filmfann's avatar

I prefer female physicians. I find them easier to confide in, and they are better listeners.
Many male doctors think they are Gregory House. It’s more than being unshaven and having a dismissive, surly temperament.

funkdaddy's avatar

My primary doctor is female, and pretty awesome. She listens to everything I have to say, asks a couple questions, then treats whatever the problem is in the simplest manner she can. Sometimes I wish she gave a little more feedback, but she’s always responsive to questions if I can find ways to communicate them.

I think that’s the biggest thing really, you have to learn to advocate for yourself and tell them what you need in terms of explanation, treatment, or whatever works for you. Then find a doctor who’s ok with that. Saying you don’t understand shouldn’t be a challenge to their expertise.

I’ve seen a ton of doctors in the last year, and I don’t think there’s a big difference just on gender, but there’s definitely a difference in focus. For some, there’s a schedule, and the patients happen to be on that schedule, but the schedule runs the day. They tend to be on time (or aware they’re late), efficient, and have a cohesive process with their staff. They run “a tight ship”. I’ve had to schedule another appointment to discuss secondary concerns for example, it wasn’t on the schedule and we didn’t have enough time allocated.

Others have patients and the schedule is secondary. They will spend as long as it takes, and commit to take the same time with all the other patients as well. It can take a lot longer to get in and out, and they can be late, but it’s not hurried.

Most people have a preference between the two approaches and I think should find a doctor that matches their focus when they can.

LornaLove's avatar

I hope I am not derailing this question? but I’ve found most female doctors to be quite brusque and the male doctors mostly more caring. I don’t think you can base their approach on their sex, although in my case I find female doctors quite rude.

SavoirFaire's avatar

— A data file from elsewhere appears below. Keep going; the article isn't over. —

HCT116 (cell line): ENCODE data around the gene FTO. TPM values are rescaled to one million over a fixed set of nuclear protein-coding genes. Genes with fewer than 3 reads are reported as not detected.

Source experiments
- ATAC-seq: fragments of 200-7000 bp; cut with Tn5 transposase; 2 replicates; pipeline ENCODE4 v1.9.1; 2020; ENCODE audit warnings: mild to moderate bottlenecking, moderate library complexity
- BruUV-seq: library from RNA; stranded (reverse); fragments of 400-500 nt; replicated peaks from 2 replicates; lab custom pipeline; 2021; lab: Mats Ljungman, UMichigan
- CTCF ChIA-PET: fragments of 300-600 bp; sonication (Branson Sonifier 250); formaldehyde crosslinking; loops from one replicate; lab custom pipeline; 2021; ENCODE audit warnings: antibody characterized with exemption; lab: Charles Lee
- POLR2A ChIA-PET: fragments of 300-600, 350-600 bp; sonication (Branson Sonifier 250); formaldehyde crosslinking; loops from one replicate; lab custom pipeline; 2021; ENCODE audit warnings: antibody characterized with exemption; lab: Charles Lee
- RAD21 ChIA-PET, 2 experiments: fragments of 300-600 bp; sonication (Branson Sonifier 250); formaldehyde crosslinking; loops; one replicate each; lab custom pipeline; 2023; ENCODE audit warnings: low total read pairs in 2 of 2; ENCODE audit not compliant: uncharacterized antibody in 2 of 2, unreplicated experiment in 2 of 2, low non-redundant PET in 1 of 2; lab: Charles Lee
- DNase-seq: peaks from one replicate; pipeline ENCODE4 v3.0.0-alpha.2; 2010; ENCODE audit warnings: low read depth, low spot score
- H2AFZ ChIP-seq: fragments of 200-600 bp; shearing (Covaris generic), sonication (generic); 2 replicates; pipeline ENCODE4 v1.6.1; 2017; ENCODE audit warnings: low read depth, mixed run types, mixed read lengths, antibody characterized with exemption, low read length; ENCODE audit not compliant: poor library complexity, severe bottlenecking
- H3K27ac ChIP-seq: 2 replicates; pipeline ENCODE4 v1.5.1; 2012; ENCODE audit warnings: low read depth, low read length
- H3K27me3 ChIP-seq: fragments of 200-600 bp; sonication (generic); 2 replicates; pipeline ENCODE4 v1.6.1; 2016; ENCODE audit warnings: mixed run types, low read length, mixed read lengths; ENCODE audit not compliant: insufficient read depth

@LornaLove But notice that the experience of several other people answering this question is the opposite. That’s why the plural of anecdote isn’t data. We all have a vanishingly small sample size, which means we don’t have grounds for drawing broad conclusions about the relationship between a doctor’s sex and their personality.

@CWOTUS She is from India.

LornaLove's avatar

@SavoirFaire Agreed and that is why I mentioned my experience lately. It really doesn’t make any sense on such a small ‘universal’ sample, but anyway, it would be sexist and ignorant to make judgments of people based on their sex, of course.

tedibear's avatar

My husband and I see the same GP, and she happens to be female. He prefers a female physician as he claims they listen better than male physicians. I haven’t had that experience, but he has.

Rarebear's avatar

What difference does it make what the gender of the physician is?

rockfan's avatar

@Demosthenes

I’ve been worried about that. I know that nurses sometimes chaperone during the genital exam, and personally, that makes it more uncomfortable

Demosthenes's avatar

Yes, that happened to me once. The doctor was there and the younger nurse, both getting a first-hand look at wingus and the ping-pong boys. I didn’t love it, but I don’t love going to any kind of doctor/dentist, whatever it may be, so I was in “medical mode” and wasn’t really thinking about the awkward factor.

RocketGuy's avatar

As a male, it might be uncomfortable to present problems with your goodies to a female doctor. I have a female PCP and she is quite professional and quite good.